This post appears here courtesy of ECU News Services
. The author of this post is Spaine Stephens
East Carolina University dental students Oscar Jaimes, left, and Yifei Wu provide care to a patient during the school's third annual Sonríe Clinic held on March 25 in Ross Hall. (ECU photos by Cliff Hollis)
Ross Hall, home of the East Carolina University School of Dental Medicine, stands on the edge of the Health Sciences Campus as a tangible reminder of the school's promise to serve the people of the community, region and state.
On March 25 the building buzzed with more than 100 faculty, staff, students and residents who volunteered for the school's third annual Sonríe Clinic that provides oral health care for migrant farmworkers. Sponsored by the school's chapter of the Hispanic Student Dental Association (HSDA), the event is a link between health care resources and members of one of eastern North Carolina's most vulnerable populations.
Twenty-four patients received treatment through almost 185 procedures including fillings, cleanings, extractions, a root canal and other services, totaling nearly $8,600 in care.
The event was co-sponsored by the North Carolina Dental Society Foundation, the Association of Mexicans in North Carolina, Inc. (AMEXCAN) and other community partners.
"This clinic was a success thanks to the excellent organization from HSDA and the support from volunteers, students and faculty,"
said Acela Martinez Luna, the dental school's division director of clinical implantology, clinical associate professor and one of the event's faculty organizers. "Everybody had a role and worked together as a team to provide the best treatment possible."
Patients were talked through the procedures, with students and faculty explaining each step in the process.
"The patients were appreciative of the care and information they received,"
Martinez Luna said, "and having a translator all the time or providers speaking Spanish was special for them."
Reaching those in need
Alex Betancourt, dental student and member of the HSDA executive board, said the event was an opportunity to reach those in need of dental care - and to help them build bridges toward resources in the community, including primary health care.
"The population the Sonríe Clinic aims to serve is a very vulnerable one,"
he said. "Many of the patients have not seen a dentist in decades, while others have never seen one. Their lack of access to health care does not stop at oral care."
Betancourt met a patient who had not had his oral health care needs met because of high blood pressure, which he had not known he had. The patient was referred to a primary care physician for cardiovascular evaluation.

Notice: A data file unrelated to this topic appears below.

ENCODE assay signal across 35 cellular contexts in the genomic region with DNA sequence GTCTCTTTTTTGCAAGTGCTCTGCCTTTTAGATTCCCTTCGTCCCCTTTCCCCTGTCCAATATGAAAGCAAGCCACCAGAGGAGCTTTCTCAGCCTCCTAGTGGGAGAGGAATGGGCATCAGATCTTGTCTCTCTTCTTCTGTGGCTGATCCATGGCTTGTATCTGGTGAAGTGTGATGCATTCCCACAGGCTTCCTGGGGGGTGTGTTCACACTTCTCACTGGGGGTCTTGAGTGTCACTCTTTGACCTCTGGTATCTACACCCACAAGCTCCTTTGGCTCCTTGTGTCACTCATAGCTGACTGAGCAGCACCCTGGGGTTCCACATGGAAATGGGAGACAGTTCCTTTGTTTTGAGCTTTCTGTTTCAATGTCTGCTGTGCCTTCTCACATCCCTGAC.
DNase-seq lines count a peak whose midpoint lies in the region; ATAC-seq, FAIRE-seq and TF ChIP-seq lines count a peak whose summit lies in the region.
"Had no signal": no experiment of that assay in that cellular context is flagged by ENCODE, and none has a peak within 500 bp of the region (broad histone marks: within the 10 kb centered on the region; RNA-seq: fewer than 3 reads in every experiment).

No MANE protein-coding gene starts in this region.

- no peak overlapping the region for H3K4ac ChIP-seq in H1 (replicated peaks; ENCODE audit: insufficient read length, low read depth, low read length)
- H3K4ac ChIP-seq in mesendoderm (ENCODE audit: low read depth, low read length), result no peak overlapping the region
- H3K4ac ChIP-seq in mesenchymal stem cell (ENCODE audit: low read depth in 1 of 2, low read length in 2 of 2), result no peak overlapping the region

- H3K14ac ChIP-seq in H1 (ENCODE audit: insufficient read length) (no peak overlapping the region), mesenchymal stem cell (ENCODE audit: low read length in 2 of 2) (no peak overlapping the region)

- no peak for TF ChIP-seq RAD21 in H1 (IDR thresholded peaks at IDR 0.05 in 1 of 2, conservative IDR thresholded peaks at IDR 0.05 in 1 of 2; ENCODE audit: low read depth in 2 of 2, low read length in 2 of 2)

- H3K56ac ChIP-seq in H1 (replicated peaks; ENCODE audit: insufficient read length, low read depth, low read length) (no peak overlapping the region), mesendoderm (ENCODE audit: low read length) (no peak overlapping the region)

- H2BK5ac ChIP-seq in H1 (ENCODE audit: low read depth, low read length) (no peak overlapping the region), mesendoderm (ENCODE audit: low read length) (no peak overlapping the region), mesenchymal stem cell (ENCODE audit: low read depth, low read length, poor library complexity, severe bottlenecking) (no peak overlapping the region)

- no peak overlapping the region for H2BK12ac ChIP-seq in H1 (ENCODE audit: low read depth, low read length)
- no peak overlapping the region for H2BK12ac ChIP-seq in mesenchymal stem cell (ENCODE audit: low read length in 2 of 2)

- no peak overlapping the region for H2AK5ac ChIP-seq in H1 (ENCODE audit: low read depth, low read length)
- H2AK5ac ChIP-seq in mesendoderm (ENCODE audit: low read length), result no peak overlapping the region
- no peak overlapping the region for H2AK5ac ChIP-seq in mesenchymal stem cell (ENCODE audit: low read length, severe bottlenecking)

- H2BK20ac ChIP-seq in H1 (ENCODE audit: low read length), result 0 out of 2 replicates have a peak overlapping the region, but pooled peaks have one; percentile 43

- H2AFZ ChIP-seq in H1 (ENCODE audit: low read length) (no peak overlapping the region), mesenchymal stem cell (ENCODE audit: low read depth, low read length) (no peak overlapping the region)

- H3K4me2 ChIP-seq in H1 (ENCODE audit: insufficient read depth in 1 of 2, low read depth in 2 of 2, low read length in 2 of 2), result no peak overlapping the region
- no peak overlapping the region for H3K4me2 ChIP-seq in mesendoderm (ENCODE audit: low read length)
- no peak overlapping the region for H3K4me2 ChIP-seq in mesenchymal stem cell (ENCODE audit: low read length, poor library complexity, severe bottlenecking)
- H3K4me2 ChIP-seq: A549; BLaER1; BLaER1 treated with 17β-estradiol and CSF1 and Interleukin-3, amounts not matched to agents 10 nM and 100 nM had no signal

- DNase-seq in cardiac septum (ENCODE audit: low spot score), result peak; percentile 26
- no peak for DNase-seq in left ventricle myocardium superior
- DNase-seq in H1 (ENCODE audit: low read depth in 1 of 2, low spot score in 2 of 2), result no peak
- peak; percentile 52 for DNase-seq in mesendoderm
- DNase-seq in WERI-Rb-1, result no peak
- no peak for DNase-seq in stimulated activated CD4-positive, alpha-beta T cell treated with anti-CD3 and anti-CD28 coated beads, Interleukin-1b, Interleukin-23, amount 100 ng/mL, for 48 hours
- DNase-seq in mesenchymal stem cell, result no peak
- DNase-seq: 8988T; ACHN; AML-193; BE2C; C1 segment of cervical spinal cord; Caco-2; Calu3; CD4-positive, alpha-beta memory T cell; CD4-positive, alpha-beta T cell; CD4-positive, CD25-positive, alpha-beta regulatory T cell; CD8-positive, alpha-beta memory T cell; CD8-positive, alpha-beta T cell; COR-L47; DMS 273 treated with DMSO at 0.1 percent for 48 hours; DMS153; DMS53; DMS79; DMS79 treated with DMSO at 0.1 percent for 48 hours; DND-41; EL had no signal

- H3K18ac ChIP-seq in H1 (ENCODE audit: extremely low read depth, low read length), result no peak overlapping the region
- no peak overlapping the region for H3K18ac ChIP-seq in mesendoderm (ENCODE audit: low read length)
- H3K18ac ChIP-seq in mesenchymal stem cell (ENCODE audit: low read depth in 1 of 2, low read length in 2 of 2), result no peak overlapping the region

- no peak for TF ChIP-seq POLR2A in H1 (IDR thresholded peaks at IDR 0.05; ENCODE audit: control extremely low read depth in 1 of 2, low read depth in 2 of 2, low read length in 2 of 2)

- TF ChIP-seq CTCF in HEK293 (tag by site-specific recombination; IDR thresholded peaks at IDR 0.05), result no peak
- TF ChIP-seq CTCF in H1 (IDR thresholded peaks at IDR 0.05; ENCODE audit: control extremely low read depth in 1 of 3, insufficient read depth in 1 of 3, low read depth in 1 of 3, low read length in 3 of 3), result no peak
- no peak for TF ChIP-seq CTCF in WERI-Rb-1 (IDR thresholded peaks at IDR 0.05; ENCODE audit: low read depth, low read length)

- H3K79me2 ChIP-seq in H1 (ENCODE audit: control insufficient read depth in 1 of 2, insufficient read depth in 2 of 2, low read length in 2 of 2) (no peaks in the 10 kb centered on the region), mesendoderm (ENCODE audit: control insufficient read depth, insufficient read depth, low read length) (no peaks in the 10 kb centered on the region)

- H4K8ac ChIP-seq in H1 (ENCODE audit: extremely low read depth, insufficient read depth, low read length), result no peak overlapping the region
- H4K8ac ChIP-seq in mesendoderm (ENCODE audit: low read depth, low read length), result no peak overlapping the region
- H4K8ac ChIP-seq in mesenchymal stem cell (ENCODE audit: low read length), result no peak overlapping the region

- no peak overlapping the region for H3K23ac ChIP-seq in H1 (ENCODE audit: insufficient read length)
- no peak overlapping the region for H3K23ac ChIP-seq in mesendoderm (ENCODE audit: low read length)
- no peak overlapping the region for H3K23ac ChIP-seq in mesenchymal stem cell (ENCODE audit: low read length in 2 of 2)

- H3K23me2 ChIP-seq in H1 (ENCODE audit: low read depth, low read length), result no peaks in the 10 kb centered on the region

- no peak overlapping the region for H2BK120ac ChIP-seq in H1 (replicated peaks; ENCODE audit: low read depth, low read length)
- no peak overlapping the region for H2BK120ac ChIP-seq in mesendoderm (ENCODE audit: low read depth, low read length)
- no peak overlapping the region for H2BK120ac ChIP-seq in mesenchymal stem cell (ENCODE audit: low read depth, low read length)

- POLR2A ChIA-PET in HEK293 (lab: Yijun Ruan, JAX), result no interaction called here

"This encounter was a reminder of the many barriers this population faces to accessing care,"
Betancourt said, "and a reminder of the amount of work needed to break down those barriers."
The Sonríe Clinic made strides in addressing those obstacles.
"Serving the underserved is part of ECU SoDM's mission,"
said second-year dental student Oscar Jaimes. "The Sonríe Clinic is a great way to fulfill that mission by providing oral care to farm workers. A lot of these farm workers are Spanish-speaking and know minimal English. As a Hispanic dental student, I can be both their translator and provider."
Jaimes said the clinic is also an opportunity for education.
"With these experiences, we can learn how to teach about oral health,"
he said. "This oral knowledge is passed down from generation to generation, so we are not only improving the oral health of current patients, but also that of future generations. A lot of these patients have extensive dental needs. By volunteering in the Sonríe Clinic, we can learn how to manage these complicated cases and bring those skills wherever we end up."
Third-year dental student Dalia Nashed has participated in all three of the school's Sonríe Clinics over the years. The first two years, she assisted upperclassmen who were providing care.
"This year was really special that I was able to participate as a provider,"
she said. "I decided to volunteer because I wanted to collaborate with other members of the school to serve the community and underserved populations. This experience taught me that it is possible to serve and to have a positive impact, even a small one, on the community."
Third-year dental student and HSDA volunteer coordinator Stephanie Camacho headed up the student leadership efforts during the event, ensuring that student volunteers assisted where they were needed most.
"It was very rewarding being able to host an event that has such a great impact on the Hispanic community,"
she said. "I myself come from the same population, so it means the world to me, being able to provide to a community I feel so strongly connected to. You could tell the patients were so grateful that we could help them in any way. Seeing so many smiles and the 'thank you's' was amazing."
Camacho said the experience leaves an impression that she will carry as a future dentist.
"I hope to continue to provide the same level of care in my practice,"
she said. "I hope to be able to host similar events where I can help not only the Hispanic community but as many underserved populations as possible."
Betancourt echoed that one of the School of Dental Medicine's strongest new traditions is a springboard for making a difference across communities, the state and beyond.
"We understand the barriers this population faces,"
he said. "We also have the ability to break those barriers by making them visible to those who might not know they exist. This situation is not unique to the population HSDA serves, or to oral health. There are many vulnerable populations that need people who are willing to break barriers. That is why diversity is so important, not just in dentistry - but in health care as a whole."